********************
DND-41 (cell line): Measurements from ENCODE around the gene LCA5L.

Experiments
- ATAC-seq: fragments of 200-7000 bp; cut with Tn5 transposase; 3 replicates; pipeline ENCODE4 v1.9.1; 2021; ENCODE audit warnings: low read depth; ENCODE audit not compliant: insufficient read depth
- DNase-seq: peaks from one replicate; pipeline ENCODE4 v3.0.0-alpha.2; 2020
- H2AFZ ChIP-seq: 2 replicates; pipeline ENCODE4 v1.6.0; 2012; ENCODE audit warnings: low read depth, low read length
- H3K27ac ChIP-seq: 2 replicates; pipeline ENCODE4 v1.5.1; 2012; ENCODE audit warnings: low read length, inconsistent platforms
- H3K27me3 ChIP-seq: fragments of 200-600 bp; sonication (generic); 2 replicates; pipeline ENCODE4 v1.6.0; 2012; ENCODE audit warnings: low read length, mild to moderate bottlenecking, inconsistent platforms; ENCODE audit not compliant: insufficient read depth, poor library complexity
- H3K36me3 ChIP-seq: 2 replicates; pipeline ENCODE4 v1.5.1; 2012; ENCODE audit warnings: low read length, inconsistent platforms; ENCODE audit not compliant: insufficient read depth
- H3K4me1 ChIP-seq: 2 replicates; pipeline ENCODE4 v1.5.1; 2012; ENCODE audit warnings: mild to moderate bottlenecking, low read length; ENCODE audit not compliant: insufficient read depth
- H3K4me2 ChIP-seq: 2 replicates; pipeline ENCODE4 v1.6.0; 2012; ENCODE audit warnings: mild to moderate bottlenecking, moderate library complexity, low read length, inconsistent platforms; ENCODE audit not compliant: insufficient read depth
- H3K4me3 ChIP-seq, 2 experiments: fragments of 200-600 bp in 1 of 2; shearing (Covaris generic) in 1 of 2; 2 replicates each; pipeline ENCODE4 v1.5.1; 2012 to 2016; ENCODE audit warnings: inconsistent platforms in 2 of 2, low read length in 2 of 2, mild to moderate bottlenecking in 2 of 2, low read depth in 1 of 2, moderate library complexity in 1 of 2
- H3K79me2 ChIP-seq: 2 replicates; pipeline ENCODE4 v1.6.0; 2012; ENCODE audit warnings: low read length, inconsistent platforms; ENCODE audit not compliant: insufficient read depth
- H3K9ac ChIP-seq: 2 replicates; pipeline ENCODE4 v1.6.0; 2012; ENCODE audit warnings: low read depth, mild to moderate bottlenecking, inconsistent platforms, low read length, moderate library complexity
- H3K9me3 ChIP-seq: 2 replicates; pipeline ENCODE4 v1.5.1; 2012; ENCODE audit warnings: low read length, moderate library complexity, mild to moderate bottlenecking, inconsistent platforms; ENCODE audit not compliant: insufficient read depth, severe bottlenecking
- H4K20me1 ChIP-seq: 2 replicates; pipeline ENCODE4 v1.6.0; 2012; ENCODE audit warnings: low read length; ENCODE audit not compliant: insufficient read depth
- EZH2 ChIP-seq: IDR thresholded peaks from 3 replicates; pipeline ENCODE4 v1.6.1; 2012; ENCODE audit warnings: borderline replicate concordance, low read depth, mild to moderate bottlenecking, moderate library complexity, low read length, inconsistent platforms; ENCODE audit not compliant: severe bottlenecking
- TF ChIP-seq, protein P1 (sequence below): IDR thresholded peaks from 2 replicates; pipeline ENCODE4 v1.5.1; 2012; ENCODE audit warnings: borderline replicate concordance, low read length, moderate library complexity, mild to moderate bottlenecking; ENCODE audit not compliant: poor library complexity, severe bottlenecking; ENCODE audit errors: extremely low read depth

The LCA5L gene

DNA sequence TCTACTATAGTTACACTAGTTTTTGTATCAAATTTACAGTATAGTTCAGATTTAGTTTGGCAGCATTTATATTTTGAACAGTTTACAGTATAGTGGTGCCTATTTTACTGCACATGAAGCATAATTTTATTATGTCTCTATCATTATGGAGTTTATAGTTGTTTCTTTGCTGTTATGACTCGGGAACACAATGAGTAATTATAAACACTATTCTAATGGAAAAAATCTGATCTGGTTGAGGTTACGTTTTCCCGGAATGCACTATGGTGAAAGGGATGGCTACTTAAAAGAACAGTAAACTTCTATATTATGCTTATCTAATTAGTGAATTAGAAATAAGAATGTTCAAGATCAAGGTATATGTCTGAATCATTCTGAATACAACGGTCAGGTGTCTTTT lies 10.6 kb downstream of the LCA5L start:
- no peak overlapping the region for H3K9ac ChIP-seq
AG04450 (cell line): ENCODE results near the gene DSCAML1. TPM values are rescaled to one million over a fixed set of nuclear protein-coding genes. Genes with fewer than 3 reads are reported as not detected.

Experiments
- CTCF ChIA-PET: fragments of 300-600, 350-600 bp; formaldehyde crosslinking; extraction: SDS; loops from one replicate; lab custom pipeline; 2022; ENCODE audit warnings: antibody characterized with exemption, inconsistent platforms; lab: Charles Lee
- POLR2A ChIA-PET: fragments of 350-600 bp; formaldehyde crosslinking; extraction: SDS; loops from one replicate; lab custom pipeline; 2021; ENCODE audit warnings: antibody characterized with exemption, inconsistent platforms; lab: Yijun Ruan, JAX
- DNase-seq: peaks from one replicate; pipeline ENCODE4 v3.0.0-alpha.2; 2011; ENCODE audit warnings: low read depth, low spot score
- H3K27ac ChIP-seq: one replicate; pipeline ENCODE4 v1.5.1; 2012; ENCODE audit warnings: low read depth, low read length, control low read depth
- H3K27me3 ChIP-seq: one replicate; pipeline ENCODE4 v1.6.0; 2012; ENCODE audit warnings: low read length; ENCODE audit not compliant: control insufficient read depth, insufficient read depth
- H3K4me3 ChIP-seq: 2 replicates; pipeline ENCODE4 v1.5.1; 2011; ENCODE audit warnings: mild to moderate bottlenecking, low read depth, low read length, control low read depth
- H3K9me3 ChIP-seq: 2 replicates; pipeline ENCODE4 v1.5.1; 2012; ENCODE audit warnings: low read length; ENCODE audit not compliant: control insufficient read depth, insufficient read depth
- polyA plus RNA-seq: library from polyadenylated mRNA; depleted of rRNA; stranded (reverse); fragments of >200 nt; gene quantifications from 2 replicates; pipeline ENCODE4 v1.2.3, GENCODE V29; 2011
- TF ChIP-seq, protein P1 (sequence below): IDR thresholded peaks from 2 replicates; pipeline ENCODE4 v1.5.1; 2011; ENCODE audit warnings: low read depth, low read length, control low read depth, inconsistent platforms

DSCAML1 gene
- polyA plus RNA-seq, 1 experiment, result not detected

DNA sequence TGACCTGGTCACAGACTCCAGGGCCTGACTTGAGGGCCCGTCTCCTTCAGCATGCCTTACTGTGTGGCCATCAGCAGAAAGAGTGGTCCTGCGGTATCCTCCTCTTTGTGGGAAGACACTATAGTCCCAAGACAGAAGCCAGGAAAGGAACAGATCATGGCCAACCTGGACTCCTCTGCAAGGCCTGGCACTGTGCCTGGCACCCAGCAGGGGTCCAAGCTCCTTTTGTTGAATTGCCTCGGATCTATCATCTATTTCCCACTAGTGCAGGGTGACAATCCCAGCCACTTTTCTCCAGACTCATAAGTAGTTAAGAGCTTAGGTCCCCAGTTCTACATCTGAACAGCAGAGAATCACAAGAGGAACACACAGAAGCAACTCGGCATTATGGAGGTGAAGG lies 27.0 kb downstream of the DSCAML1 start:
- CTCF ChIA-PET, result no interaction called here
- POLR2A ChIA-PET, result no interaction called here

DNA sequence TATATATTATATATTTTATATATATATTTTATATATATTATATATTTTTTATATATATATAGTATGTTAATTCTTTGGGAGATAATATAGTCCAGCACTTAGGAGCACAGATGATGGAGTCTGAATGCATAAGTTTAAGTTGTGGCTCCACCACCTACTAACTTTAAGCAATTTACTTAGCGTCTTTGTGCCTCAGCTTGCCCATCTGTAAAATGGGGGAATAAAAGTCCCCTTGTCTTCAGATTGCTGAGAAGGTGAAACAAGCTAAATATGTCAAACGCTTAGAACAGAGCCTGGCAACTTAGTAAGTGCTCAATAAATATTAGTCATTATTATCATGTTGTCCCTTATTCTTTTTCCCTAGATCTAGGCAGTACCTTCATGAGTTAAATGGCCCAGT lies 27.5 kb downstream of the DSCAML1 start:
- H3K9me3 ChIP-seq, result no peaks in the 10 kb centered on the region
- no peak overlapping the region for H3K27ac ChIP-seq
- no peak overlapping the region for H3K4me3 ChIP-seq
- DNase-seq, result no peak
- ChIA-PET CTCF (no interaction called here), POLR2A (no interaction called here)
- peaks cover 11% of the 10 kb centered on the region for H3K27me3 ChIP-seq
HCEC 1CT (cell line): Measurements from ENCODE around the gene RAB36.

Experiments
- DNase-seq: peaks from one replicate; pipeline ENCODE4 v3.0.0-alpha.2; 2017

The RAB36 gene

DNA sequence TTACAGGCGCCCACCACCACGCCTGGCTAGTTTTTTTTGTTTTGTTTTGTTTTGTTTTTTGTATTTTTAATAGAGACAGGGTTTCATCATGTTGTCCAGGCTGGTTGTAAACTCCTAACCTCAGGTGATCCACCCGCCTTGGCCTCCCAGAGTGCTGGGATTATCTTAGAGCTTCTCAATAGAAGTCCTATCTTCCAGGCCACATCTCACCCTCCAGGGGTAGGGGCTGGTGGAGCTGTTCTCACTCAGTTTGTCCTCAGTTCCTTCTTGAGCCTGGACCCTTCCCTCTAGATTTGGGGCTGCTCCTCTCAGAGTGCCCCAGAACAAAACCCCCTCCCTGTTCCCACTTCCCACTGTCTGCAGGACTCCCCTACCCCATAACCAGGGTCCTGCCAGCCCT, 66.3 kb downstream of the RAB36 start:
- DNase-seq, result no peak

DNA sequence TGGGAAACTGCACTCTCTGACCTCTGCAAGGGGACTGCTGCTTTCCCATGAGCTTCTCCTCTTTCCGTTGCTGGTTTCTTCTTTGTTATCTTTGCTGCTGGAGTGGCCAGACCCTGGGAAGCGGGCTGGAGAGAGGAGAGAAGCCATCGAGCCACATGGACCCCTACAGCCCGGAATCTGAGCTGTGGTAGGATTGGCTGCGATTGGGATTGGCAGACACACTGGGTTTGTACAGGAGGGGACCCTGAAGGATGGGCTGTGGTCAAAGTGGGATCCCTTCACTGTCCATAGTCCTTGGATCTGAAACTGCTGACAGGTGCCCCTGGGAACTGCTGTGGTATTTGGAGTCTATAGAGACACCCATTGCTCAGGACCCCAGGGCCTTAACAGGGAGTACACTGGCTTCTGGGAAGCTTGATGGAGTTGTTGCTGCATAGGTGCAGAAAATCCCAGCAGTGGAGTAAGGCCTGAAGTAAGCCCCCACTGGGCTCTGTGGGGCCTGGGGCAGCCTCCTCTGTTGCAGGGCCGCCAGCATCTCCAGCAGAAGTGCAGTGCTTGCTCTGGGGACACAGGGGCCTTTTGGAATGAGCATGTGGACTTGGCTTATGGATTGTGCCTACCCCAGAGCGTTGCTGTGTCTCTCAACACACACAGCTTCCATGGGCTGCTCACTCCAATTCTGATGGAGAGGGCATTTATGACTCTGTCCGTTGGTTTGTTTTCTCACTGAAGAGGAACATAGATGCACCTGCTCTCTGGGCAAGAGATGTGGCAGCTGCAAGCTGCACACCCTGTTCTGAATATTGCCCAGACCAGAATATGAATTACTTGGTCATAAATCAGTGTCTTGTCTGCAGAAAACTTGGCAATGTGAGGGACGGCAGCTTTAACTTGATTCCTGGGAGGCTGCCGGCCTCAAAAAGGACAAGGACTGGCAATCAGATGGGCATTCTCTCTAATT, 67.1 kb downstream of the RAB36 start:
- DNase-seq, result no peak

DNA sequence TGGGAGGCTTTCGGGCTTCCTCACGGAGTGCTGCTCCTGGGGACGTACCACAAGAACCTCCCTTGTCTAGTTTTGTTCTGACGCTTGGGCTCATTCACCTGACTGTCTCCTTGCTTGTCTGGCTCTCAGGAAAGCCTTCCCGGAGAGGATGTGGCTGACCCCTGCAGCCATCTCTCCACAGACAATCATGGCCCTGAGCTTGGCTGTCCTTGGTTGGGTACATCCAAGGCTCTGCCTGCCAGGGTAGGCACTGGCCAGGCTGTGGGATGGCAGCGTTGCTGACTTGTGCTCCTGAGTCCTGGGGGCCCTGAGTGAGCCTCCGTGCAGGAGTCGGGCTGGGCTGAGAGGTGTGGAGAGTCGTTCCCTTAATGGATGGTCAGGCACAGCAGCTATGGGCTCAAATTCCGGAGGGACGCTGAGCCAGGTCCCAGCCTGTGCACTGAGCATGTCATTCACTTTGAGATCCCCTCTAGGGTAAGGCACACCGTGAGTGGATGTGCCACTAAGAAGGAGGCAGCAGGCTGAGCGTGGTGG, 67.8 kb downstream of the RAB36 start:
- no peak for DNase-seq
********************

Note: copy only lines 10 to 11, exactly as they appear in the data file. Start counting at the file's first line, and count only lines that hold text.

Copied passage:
- H3K4me2 ChIP-seq: 2 replicates; pipeline ENCODE4 v1.6.0; 2012; ENCODE audit warnings: mild to moderate bottlenecking, moderate library complexity, low read length, inconsistent platforms; ENCODE audit not compliant: insufficient read depth
- H3K4me3 ChIP-seq, 2 experiments: fragments of 200-600 bp in 1 of 2; shearing (Covaris generic) in 1 of 2; 2 replicates each; pipeline ENCODE4 v1.5.1; 2012 to 2016; ENCODE audit warnings: inconsistent platforms in 2 of 2, low read length in 2 of 2, mild to moderate bottlenecking in 2 of 2, low read depth in 1 of 2, moderate library complexity in 1 of 2